There are many hedge fund trading opportunities amid the current environment of active corporate deal activity. In a traditional merger arbitrage trade for a stock-for-stock transaction, the basic approach to trading at deal announcement is to go long the target company and short the acquiring firm. The aim is to capture the risk premium associated with the historical price gain of the target versus a decline in the acquirer (for various reasons including regulatory challenges, change in strategic direction by the acquiring firm, financing difficulties).
Plain vanilla, friendly deals may be trading at tight levels, but complex, hostile merger deals may offer attractive risk-adjusted returns and create trading opportunities depending on the volatility of spreads. Competitive bidding situations can create profitable trading opportunities by taking views on the target company’s fair value and whether another buyer might enter the picture.
Another trading opportunity can be created by taking a fundamental view on the consolidated entity post-merger. In this trade, an investor goes long both the acquirer and target company. This would require diligent financial analysis and taking views on a variety of catalysts that may unlock value. Catalysts can include required divestitures, cost reduction programs and eliminating company overlaps. This trade structure is supported by the recent favorable market treatment of acquirers. Over the past year, the market has rewarded acquirers with positive stock price performance the day of the deal and one month after the deal announcement.8 In the first six months of 2014, buyers experienced stock price appreciation in nearly 70% of announced US acquisitions worth $1B or more.9 Market sensitivity of the trade can be mitigated by shorting a fundamentally weaker comparable within the same sector or by using a broad sector or market index hedge.
Finally, one can “reverse” the traditional merger spread trade by going long the acquirer and short the target, which is essentially a bet on the deal breaking. If the deal spread is trading at a very tight level versus the risks the deal may not close, this creates an opportunity not just to generate returns on a standalone basis but also as a hedge against the rest of a portfolio of traditional long merger spread positions that may break for various reasons.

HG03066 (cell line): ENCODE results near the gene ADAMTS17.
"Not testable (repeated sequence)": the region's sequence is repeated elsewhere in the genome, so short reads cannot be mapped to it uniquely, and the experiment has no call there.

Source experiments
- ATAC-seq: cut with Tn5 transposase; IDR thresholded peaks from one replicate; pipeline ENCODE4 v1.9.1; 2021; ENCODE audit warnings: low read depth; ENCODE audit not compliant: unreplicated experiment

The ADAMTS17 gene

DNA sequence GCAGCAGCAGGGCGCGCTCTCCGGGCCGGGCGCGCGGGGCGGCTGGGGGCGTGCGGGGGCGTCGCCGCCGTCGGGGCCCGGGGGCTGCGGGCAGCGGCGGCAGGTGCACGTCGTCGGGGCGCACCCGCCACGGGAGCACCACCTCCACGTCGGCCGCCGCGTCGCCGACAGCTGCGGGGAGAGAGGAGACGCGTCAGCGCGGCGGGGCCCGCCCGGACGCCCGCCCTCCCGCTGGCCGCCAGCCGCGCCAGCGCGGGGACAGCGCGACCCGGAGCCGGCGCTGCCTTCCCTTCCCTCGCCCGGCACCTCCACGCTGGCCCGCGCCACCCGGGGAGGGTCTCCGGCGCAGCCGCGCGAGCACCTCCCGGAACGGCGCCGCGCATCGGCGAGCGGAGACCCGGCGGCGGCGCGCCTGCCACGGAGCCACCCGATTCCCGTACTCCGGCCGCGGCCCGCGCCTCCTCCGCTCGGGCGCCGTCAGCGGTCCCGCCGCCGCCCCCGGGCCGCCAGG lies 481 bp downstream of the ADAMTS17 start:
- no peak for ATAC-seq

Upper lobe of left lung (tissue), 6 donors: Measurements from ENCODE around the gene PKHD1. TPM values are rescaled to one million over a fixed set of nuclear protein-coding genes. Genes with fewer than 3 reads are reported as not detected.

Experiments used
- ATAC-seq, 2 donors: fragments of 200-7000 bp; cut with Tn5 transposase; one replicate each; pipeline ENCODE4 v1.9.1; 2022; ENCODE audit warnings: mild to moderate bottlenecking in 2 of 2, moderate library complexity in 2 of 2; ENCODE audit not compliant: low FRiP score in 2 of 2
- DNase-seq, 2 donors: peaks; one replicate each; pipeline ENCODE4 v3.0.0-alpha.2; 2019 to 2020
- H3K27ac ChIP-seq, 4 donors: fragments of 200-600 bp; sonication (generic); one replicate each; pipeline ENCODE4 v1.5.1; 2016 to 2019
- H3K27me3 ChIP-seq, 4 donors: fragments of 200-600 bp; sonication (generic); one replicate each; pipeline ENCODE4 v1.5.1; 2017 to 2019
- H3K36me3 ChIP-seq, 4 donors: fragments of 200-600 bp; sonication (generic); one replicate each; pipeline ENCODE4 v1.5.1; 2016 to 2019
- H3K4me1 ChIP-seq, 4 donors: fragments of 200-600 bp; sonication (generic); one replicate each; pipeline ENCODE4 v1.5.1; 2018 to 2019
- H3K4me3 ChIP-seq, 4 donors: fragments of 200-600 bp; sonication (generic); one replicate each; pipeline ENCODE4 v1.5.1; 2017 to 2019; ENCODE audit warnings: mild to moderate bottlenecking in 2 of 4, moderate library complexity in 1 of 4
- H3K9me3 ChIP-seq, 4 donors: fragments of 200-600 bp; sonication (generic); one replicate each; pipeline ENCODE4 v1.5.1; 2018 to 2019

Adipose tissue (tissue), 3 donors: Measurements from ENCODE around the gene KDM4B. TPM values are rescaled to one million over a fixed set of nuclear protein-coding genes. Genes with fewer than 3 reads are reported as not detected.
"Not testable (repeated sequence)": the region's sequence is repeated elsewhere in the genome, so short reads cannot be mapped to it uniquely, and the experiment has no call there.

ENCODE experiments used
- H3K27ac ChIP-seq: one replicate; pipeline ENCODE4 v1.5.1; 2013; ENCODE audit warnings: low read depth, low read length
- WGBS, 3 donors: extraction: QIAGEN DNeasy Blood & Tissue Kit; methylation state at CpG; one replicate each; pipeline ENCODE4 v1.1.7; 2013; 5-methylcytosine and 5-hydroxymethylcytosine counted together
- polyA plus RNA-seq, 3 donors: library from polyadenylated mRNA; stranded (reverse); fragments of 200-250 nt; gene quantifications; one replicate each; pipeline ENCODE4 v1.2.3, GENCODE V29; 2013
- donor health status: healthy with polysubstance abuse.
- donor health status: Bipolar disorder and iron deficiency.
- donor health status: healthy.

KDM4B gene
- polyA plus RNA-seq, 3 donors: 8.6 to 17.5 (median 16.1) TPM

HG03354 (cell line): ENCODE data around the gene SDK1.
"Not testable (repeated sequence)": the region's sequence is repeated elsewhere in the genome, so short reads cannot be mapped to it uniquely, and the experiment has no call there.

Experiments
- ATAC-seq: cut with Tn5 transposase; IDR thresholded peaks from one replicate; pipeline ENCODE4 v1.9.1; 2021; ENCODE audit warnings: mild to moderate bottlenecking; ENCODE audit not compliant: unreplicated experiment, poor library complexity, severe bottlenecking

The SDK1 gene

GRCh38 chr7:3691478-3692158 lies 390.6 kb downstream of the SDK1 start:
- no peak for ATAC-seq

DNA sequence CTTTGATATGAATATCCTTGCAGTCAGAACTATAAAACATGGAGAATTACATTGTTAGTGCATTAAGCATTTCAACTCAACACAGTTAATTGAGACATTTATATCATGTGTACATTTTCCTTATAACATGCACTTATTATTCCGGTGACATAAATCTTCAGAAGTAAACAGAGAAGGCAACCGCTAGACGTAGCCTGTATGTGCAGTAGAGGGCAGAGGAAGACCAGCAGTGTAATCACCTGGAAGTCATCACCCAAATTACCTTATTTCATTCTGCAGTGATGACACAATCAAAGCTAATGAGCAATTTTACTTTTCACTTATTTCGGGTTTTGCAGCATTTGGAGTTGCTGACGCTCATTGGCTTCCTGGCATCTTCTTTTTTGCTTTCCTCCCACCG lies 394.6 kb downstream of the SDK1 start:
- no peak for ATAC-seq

In conclusion, increased deal activity improves the opportunity set for event-driven equity managers and offers multiple ways to generate returns. Successful trading of these opportunities requires the use of a diverse set of trade structures as well as diligent analysis of a range of factors including company fundamentals, regulatory actions, activist involvement and, most importantly, whether the deal will go through.
1Thomson Reuters, “Mergers & Acquisitions Review”, June 30, 2014
2Moody’s Global Credit Research, “US Non-Financial Corporates’ Cash Pile Grows, Led by Technology”, March 31, 2014
3Hedge Fund Research, “HFR Global Hedge Fund Industry Report Q1 2014”, April 21, 2014
4The Wall Street Journal, “Returns from Activist Hedge Funds Are Causing a Stir”, July 7, 2014
5Goldman Sachs Research, “Where to Invest Now, Growing Pains”, March 4, 2014
6Wall Street Journal, “We Must Stop Driving Businesses Out of the Country”, May 8, 2014
7Bloomberg News, “U.K. to Tighten Rules for Foreign Bidders, Cable Says”, July 13, 2014
8Citi Research, “Global Equity Strategist, M&A Catch-Up”, May 2, 2014
9Thomson Reuters, “Global M&A at Seven-Year High as Big Corporate Deals Return”, June 30, 2014
Alper Ince, CFA, CAIA is a Managing Director and the Sector Specialist responsible for the management of long/short and event driven equity hedge fund managers in the various PAAMCO portfolios. As a member of the firm’s Investment Oversight Committee, he is involved in all stages of the investment process. In addition, Alper is responsible for managing relationships with certain institutional investors. Prior to joining PAAMCO, Alper was an Associate Director at BARRA RogersCasey, a major pension-consulting firm, where he led the firm’s hedge fund investment and manager research efforts. Alper received his MBA in Finance from the University of Hartford, and earned a BS in Economics from METU Ankara (Turkey). Alper has seventeen years of investment management and consulting experience with institutional investors.